Fix poor inspection of private schools

Report this week that 1,500 schools operate illegally in Kampala and Wakiso districts is inconceivable. How can 712 nursery, 439 primary, and 95 secondary schools operating in Wakiso not be known and traced in the Ministry of Education and Sports information management system database? On the contrary, how can the ministry have 92 schools registered in its database yet these ‘ghost’ schools cannot be traced in Kampala and Wakiso?

These inconsistent figures beg more questions that ministry of Education should answer to fix the anomalies. First of all, if these data were compiled in 2013, how did this large number of 1,500 extra schools creep up unnoticed in one year? Does it mean Kampala Capital City Authority (KCCA) and Wakiso District have not inspected their schools, yet they are required to do so at least twice a year? Has the ministry adopted hands-off model in managing the education system in the districts?

This surprise mapping of schools and the gaps cited show the authorities in KCCA and Wakiso are sleeping on their jobs. Also, the vast disconnect between the districts and the ministry shows the tragic freewheeling operation of the management of Uganda’s education system.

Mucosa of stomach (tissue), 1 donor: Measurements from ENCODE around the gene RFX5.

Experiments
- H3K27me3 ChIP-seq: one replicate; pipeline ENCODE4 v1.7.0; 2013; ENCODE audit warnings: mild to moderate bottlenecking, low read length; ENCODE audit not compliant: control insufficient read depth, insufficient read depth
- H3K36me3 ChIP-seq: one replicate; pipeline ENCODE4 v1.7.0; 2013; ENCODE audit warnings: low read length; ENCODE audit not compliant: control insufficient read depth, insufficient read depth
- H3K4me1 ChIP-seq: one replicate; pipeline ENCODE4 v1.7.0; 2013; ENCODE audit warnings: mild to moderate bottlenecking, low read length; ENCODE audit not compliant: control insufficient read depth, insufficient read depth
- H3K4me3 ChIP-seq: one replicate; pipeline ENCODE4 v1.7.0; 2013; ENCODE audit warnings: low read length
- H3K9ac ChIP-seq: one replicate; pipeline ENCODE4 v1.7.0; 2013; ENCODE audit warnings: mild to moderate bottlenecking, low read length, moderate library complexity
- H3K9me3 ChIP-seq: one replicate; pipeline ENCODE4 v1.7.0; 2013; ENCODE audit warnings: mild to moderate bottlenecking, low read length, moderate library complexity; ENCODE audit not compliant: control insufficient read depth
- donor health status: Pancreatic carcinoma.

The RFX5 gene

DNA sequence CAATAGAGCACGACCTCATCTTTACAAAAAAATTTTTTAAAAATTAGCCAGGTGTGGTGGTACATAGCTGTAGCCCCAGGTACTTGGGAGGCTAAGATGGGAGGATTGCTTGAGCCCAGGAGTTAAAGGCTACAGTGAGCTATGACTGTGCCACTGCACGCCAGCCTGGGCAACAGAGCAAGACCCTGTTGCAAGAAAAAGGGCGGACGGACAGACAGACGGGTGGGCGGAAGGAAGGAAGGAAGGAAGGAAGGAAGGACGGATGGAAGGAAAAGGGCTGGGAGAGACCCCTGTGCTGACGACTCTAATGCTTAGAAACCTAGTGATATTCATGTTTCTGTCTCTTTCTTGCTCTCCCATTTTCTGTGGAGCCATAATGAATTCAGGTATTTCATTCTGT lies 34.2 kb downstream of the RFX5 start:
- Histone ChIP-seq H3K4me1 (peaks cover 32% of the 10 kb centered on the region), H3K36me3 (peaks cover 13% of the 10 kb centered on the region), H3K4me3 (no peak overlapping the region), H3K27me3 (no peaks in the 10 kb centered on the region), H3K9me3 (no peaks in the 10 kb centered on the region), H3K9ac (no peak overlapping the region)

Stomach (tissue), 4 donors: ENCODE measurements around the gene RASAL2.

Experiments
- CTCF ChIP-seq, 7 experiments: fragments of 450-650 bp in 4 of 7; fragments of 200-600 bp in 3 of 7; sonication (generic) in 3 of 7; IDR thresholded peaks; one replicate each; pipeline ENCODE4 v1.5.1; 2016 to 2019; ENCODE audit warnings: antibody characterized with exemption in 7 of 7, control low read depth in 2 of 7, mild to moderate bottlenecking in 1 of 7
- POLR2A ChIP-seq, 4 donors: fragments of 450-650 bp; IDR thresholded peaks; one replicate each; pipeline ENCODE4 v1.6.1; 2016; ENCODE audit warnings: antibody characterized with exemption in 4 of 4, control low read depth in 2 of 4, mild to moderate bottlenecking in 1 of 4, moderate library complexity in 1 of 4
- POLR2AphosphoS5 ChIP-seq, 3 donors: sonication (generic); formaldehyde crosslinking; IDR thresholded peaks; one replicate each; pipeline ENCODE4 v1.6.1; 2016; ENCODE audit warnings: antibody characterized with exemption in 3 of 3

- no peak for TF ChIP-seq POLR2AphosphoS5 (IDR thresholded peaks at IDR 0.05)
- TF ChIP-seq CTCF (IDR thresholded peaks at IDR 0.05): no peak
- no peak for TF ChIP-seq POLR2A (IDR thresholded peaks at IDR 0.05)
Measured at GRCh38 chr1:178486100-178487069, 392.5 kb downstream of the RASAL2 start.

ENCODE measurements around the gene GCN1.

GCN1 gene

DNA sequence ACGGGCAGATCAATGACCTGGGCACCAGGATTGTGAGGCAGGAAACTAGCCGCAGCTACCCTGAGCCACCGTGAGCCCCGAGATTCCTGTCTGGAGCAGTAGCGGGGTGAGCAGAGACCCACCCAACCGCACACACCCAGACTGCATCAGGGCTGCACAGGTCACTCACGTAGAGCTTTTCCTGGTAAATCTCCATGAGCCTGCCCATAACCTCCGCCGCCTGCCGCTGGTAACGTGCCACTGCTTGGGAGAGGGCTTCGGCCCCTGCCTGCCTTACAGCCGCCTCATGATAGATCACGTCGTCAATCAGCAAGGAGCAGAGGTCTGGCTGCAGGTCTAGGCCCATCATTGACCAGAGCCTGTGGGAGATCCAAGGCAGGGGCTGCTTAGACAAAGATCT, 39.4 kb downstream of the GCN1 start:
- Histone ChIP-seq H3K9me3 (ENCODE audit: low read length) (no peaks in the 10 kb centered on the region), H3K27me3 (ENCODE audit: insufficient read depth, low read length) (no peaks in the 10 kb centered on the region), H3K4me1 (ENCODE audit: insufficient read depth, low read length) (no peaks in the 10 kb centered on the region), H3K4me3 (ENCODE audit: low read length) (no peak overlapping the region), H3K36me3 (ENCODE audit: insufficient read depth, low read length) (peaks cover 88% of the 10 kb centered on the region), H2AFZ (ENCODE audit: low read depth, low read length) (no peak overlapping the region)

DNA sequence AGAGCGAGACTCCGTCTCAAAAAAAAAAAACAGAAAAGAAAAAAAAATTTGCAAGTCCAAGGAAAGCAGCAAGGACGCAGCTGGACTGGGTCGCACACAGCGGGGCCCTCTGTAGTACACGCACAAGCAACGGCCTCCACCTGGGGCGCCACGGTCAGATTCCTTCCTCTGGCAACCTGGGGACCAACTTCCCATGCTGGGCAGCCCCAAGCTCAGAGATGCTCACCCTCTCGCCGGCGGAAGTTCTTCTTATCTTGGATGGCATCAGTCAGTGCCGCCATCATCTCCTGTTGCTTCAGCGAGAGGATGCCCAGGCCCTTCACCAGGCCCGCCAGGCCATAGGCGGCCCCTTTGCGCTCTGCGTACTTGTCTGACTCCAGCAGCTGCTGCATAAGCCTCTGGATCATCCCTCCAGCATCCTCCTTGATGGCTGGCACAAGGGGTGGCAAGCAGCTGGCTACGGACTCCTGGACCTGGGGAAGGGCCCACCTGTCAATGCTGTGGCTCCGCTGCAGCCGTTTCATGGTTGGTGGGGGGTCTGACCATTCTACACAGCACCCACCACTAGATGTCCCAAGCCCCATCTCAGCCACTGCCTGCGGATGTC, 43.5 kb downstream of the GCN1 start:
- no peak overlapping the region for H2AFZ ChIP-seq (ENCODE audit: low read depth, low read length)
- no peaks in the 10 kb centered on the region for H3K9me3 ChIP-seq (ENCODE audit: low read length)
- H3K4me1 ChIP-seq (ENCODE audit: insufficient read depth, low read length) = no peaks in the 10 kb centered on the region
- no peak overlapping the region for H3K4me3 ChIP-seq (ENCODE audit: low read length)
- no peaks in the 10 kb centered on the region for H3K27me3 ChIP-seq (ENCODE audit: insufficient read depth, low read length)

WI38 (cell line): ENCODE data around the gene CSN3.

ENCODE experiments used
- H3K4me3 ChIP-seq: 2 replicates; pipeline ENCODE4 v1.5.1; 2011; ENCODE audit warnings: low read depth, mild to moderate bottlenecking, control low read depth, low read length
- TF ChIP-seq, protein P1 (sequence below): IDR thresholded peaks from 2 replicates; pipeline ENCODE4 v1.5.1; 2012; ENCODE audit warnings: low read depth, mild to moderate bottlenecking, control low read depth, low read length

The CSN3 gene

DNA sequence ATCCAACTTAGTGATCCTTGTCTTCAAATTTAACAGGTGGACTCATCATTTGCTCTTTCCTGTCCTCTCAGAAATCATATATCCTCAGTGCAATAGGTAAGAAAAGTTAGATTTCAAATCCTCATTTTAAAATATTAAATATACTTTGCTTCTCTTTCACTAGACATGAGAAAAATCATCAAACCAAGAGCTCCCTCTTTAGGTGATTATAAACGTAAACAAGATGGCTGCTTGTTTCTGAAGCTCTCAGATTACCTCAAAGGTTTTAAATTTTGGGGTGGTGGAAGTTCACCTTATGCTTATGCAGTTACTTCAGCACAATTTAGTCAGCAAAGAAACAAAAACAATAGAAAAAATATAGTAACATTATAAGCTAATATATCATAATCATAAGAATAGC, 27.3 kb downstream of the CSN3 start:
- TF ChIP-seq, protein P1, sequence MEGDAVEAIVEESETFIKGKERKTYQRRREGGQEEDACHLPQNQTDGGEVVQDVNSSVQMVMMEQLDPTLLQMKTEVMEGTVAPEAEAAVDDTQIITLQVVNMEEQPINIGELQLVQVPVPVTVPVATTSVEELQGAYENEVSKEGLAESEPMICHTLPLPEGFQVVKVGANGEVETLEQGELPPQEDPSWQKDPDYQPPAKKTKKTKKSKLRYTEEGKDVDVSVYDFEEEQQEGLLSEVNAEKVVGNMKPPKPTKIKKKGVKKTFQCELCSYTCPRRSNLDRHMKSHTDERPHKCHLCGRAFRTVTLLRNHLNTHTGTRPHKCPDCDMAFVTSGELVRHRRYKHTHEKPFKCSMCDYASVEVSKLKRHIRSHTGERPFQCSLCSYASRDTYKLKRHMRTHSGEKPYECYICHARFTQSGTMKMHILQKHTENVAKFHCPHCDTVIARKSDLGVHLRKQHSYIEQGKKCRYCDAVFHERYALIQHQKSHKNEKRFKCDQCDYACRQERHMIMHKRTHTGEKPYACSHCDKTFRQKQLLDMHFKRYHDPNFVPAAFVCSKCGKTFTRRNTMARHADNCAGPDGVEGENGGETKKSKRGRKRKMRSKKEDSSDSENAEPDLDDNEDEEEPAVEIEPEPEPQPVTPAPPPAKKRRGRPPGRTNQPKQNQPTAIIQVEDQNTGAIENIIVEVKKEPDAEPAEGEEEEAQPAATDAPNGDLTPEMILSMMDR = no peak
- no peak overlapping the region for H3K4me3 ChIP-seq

Surely, such laissez-faire approach would be devastating for government-aided schools as capitation grants would have been sunk into bottomless pits. When such a situation obtains in Kampala and Wakiso, how much worse should school inspection be in remote corners of Uganda?
On a positive note, this pilot project to map all schools and unearth ghost schools, pupils and teachers, is great.

But for it to work better, the ministry should review its functions of decentralised registration and licensing of schools, and ensure cooperation of local officials to accurately document schools in existence, closed or relocated. Only then can records be reconciled.

Similarly, it is not enough to blame the mess squarely on mushrooming private schools. The ministry should cut down the bureaucracy in licensing and registration of private schools.

Likely, there are cases of schools that could have rushed to operate instead of wait for the needlessly time-consuming procedures of approval by government, as cited by in-charge of research at National Private Education Institutions Association Mr Asadu Kirabira.

Also, there could have also been cases where schools could have opted to shift the centre of operations elsewhere from registered bases.

Over all, Uganda Education Private Schools Association should sort out its disagreements on its governance with the ministry. This should impart more vigour, better supervision, and harmonise inspection of schools, provide dependable data, and improve quality of education.

SOURCE: Daily Monitor

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